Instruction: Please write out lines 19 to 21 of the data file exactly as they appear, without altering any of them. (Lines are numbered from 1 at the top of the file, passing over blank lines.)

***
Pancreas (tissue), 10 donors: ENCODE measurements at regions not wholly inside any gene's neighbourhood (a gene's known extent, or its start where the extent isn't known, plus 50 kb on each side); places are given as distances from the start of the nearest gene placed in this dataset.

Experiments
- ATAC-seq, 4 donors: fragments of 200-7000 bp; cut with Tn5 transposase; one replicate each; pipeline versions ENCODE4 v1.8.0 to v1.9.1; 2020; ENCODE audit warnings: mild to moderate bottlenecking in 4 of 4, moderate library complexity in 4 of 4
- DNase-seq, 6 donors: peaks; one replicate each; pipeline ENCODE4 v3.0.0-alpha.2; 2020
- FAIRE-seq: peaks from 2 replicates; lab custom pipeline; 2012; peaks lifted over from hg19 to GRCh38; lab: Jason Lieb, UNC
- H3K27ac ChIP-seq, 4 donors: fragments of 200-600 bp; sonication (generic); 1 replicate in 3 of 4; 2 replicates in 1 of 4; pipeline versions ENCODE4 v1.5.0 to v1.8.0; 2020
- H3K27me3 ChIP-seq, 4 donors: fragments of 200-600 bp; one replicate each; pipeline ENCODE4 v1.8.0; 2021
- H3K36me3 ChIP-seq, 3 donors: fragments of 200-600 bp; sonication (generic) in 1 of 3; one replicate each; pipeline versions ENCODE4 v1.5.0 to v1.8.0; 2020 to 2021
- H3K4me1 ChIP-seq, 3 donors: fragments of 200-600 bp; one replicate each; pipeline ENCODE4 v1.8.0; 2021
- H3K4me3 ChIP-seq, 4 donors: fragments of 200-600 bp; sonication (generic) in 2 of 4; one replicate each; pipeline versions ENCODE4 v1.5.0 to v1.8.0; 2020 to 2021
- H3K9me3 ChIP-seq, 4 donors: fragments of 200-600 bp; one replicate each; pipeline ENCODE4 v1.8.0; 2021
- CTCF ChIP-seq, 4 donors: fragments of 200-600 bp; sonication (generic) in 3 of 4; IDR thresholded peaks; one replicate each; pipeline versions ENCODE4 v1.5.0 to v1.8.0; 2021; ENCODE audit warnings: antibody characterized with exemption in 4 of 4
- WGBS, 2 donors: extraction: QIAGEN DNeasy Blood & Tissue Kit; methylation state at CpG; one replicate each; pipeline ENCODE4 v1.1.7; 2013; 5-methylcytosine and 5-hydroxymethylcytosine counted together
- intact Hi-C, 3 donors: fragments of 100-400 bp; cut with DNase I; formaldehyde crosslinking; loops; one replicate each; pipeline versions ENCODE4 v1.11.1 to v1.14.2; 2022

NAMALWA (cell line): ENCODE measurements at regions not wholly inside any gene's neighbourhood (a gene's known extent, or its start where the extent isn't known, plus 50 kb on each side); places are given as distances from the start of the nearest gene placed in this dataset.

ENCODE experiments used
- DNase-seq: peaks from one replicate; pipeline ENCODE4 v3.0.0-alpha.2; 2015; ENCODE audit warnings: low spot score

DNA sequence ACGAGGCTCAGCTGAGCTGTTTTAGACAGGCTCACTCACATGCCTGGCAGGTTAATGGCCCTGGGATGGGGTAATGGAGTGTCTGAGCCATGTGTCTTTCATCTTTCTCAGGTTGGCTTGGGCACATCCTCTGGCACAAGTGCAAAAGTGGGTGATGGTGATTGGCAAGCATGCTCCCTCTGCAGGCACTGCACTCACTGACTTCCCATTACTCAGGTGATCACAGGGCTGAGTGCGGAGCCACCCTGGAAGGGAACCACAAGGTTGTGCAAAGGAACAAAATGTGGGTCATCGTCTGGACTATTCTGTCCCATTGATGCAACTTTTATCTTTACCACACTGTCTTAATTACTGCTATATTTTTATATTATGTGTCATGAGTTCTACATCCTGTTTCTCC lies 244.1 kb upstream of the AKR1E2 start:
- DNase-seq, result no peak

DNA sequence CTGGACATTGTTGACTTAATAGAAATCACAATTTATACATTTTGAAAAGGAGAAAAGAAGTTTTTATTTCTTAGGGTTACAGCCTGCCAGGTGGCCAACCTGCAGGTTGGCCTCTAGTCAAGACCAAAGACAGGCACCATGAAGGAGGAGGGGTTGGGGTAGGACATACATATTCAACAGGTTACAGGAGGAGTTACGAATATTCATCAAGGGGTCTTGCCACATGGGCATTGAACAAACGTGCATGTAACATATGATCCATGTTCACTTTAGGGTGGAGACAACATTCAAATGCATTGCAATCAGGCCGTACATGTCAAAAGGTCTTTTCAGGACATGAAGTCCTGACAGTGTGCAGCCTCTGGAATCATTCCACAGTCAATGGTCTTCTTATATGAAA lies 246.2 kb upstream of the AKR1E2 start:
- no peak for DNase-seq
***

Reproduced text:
- DNase-seq, result no peak

DNA sequence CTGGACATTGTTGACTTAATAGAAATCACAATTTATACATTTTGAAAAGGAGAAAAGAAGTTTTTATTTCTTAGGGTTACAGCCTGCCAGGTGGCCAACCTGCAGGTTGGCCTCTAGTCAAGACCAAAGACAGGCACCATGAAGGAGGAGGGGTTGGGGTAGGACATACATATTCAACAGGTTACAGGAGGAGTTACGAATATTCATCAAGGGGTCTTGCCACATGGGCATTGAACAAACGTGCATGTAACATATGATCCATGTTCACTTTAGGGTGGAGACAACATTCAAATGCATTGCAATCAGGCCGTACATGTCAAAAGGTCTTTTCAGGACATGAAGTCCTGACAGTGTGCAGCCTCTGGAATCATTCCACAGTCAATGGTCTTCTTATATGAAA lies 246.2 kb upstream of the AKR1E2 start:
- no peak for DNase-seq